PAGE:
Two American Legion members and World War I veterans, James A. Tappan and Clinton Lee, died during the Elaine Massacre. The American Legion members adopted “Resolutions of Respect to the Memory of James A. Tappan and Clinton Lee” on Oct. 14, 1919. The men were heralded as war heroes, and their names were later added to a memorial plaque honoring American Legion members killed during World War I, despite the fact that Tappan and Lee did not die during the war.
The resolutions state that “There has been an insurrection of Negroes in Phillips County, and the lives and property of our citizens have been placed in jeopardy.” The resolutions further say that Tappan and Lee were killed “while in the line of duty… In preserving law and order and defending the lives and property of our fellow citizens from attacks by Negro insurrections.”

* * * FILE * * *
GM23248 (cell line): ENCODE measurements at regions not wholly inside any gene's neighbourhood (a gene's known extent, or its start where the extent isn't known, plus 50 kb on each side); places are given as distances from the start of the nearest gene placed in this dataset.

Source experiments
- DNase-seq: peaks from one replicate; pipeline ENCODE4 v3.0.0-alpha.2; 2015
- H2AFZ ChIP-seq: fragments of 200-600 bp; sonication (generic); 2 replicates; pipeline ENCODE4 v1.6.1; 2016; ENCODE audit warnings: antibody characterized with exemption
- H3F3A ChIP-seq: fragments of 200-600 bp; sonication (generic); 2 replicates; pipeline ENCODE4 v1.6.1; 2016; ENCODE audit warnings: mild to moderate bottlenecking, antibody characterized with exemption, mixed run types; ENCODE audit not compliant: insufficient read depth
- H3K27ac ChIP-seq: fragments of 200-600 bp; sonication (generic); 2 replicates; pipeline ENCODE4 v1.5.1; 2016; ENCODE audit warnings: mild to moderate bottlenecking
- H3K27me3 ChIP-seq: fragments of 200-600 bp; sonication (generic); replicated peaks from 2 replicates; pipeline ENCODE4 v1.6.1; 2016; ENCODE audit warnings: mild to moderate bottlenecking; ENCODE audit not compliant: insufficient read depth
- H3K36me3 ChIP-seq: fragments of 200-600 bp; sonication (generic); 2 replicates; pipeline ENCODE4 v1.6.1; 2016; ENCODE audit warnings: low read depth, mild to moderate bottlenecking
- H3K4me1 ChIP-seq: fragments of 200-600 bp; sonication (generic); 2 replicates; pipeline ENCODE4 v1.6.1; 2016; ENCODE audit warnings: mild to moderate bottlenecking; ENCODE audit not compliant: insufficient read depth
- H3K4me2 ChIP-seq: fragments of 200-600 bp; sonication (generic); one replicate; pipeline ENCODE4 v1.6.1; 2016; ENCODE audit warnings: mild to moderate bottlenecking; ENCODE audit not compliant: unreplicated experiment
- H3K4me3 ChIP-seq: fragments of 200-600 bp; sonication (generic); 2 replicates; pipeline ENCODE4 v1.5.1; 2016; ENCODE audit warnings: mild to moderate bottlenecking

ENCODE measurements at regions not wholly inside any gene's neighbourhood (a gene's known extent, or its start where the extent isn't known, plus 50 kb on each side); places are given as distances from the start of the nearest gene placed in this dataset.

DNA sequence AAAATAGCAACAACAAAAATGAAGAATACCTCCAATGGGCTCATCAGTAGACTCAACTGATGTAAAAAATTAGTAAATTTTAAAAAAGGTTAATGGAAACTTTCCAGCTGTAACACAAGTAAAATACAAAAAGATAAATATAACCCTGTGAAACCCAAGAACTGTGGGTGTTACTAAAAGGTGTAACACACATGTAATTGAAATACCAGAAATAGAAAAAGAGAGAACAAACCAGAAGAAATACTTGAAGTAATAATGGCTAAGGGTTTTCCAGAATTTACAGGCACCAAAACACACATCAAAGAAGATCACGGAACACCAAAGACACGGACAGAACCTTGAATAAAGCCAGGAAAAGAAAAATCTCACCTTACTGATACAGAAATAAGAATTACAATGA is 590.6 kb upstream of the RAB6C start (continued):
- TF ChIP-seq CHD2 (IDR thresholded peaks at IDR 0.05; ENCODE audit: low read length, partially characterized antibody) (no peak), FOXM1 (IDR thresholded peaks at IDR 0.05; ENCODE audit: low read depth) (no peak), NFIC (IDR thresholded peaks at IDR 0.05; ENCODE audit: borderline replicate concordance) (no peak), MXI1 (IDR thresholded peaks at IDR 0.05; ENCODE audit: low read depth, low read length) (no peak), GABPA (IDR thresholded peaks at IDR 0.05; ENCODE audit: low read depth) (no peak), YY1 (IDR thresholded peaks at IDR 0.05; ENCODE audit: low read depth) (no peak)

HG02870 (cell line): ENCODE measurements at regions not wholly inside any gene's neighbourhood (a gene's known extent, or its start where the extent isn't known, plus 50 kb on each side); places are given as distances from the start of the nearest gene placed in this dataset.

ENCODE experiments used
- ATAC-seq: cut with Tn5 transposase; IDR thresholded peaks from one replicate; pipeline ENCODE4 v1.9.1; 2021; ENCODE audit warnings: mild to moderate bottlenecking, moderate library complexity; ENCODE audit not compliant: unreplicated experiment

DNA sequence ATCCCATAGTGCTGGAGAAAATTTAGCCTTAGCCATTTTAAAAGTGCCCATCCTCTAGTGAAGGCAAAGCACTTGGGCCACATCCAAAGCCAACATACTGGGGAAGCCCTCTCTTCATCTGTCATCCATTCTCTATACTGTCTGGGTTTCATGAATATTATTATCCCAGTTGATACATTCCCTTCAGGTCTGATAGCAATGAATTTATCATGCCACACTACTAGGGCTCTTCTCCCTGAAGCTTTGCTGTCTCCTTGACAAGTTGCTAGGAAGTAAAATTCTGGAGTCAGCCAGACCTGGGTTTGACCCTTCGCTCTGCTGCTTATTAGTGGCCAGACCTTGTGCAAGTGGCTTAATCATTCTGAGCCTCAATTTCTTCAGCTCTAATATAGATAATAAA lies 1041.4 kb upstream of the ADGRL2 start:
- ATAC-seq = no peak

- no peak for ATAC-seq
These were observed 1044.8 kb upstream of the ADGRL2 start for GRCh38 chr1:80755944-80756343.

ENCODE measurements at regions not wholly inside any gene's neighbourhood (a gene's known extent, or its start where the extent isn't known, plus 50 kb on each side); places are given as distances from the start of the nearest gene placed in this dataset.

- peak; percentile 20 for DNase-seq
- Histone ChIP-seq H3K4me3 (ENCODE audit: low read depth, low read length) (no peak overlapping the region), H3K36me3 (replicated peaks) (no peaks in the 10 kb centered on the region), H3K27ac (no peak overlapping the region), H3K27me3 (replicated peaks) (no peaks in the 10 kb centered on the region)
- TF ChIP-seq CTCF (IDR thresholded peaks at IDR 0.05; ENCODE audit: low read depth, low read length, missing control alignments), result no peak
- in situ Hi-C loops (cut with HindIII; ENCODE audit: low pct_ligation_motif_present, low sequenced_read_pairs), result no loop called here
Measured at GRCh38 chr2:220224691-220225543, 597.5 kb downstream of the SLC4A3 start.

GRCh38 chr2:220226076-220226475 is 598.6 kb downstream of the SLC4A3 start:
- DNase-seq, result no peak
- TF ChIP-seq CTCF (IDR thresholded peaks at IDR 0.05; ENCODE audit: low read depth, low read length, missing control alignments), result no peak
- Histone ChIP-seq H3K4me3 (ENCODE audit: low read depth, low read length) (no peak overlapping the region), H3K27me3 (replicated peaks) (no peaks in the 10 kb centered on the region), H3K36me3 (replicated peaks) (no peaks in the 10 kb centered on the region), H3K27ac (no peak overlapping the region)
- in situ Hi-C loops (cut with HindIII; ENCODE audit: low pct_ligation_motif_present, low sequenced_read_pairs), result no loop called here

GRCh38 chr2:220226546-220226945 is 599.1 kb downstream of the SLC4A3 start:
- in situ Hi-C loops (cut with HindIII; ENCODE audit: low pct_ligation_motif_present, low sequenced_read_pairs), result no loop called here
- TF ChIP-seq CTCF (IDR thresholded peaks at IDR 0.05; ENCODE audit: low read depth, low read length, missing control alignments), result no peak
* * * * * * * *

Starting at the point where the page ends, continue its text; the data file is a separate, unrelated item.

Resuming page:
UA Little Rock’s Dr. Brian Mitchell, who is studying the records, said the records are significant because they show a history of those who were directly involved in the Elaine Massacre and show some of the motivations behind their actions.
“We know that the first interaction that the sharecroppers union had after the Hoop Spur shooting came from a group of deputized American Legion members who had just returned from World War I,” Mitchell said. “One of the things that minute book reveals are the efforts that were made by the general populace to ensure, even before trial, that the leaders of the Progressive Farmers and Household Workers Union would be sentenced to death.”
Following the Elaine Massacre, hundreds of African Americans were arrested and convicted in questionable trials by all-white juries. The most notorious were a group known as the Elaine 12, a dozen black sharecroppers who were convicted of murder and sentenced to death.
An account of the American Legion meeting from Oct. 19, 1920, describes a report from the “committee handling question of securing execution of Negroes sentenced to die in connection with insurrection” as well as an approved motion to “demand execution of Negroes convicted” from the insurrection.